Bean Town Business Builder
With a proven track record for strengthening businesses and organizations, Aladdin Label's Tom Cobery is Package Printing's TLMI Converter of the Year.
from Package Printing article;
Tom Cobery says that it was "almost comical" how he got into the label printing industry back in the early 1980s. His contributions, though, to both the industry in general, and the TLMI in particular, are no laughing matter. His leadership in guiding two companies and the TLMI down a path of solid growth has earned him this year's selection as the TLMI Converter of the Year.
An accountant by training, Cobery received a degree from Bentley College in 1972 and proceeded to work in public accounting. His call into the label printing industry came in a roundabout way when his high-tech company outside of Boston was sold in early 1982. As a courtesy to one of its board members, Cobery met with Len Peterson, founder and owner of Label Art, and Bill Flynn, newly hired as CEO. Discussions worked out, and he has been making his mark in the label industry ever since.
Label Art at the time had sales of less than $5 million, and specialized in short-run, pressure-sensitive label printing. With his financial background, Cobery initially reported to Flynn as chief financial officer, moved to chief operating officer in 1986, and became its president and CEO upon Flynn's departure in 1987.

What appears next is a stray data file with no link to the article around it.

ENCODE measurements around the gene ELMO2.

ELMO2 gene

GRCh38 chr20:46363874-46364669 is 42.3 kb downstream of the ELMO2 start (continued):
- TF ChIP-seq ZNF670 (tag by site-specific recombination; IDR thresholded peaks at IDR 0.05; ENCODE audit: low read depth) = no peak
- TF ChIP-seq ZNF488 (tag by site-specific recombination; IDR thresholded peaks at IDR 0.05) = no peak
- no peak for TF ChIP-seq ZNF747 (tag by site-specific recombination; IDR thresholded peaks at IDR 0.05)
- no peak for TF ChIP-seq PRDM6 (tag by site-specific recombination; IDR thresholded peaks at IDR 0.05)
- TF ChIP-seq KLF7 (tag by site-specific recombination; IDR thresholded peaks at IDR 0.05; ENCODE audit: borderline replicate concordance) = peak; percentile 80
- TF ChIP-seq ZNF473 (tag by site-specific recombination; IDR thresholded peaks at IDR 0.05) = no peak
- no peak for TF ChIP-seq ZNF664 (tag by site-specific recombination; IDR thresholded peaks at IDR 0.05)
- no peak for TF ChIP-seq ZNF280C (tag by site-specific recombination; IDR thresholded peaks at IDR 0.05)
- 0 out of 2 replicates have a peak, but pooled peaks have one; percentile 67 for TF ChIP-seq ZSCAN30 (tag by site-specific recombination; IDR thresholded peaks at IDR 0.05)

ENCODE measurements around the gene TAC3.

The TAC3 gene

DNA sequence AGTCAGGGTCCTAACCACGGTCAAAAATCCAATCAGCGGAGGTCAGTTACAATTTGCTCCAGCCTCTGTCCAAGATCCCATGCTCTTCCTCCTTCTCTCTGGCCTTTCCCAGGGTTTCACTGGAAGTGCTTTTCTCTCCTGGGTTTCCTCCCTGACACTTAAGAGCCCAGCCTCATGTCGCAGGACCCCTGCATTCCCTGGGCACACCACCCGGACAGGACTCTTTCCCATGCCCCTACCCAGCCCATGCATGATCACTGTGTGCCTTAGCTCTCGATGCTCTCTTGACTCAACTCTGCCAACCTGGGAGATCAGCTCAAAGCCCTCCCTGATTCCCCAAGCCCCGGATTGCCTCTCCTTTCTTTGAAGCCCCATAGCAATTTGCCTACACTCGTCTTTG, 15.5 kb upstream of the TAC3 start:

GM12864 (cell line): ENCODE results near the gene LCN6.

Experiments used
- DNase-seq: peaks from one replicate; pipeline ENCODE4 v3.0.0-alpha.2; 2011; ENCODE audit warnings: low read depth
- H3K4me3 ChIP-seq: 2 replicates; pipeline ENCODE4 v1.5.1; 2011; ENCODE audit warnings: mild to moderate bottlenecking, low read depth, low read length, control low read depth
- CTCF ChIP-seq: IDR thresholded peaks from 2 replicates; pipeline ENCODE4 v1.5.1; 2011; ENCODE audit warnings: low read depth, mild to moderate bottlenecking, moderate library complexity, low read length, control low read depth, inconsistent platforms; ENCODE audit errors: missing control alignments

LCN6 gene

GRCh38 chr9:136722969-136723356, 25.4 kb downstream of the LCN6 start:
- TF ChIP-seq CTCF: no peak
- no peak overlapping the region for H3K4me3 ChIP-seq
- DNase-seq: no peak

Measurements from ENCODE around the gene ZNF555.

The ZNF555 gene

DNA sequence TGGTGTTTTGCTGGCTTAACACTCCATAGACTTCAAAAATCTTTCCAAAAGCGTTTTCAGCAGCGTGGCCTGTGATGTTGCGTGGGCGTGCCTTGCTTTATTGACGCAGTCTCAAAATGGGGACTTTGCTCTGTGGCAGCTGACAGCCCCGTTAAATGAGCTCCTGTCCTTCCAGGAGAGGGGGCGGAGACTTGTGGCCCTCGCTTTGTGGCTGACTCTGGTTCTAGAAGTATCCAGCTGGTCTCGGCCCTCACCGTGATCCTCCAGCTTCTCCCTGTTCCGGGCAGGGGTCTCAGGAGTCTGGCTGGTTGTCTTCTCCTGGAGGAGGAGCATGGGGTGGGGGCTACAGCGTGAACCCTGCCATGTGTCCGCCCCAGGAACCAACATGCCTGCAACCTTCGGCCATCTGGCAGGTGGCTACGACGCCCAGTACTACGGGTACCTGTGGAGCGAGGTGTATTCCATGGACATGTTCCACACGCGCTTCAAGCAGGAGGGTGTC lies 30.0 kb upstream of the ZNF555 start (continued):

During the 18 years he was in senior management positions at Label Art, the company grew from $5 million in sales to more than $50 million. From one manufacturing operation when he came on board in 1982, the company peaked at six plants before settling in at four in 2000.
The value of teamwork is an important element in Cobery's management style. One of his favorite quotes is from Althea Gibson, the first black athlete to play and eventually win championships at Wimbledon and Forest Hills in the 1950s. The quote is simple, "No matter what accomplishments you make, somebody helps you."
He credits much of his success at Label Art to the management team during his years at the helm, and is quick to mention Terry Flaherty, current president at Label Art; Bill Smith, senior vice president of sales for the WS Group; and Andy Farquharson, president of Dow Industries.
By 2000, however, it was time for Cobery to move on. Leveraging his knowledge of the label printing industry and his financial background, he put together a team of investors with the intent of acquiring label-printing businesses. This plan went as far as opening discussions with Aladdin Label's owner and former TLMI Converter of the Year, Dick Schwartz. It was Schwartz, however, who was able to convince Cobery to take over the reigns at Aladdin Label as president and CEO.
Cobery had his reservations about starting back all over again with a small company, but they were quickly dispelled. "The job rejuvenated me," he says. "It's been a blast." He relishes the challenge of building a business and "growing a management team--working together to accomplish something positive." His family ties and love of the Boston area has him hopping a plane each week for his commute to Wisconsin.
Under Cobery's direction, Aladdin Label has experienced significant success, with the addition of a second plant in Wisconsin to support the growth in its base business of 265 percent. Cobery's strategy for growth is based on diversification and innovation. When he took over at Aladdin Label, its base businesses included pressure-sensitive labeling and promotional marketing inserts for the food industry--mainly in cheese.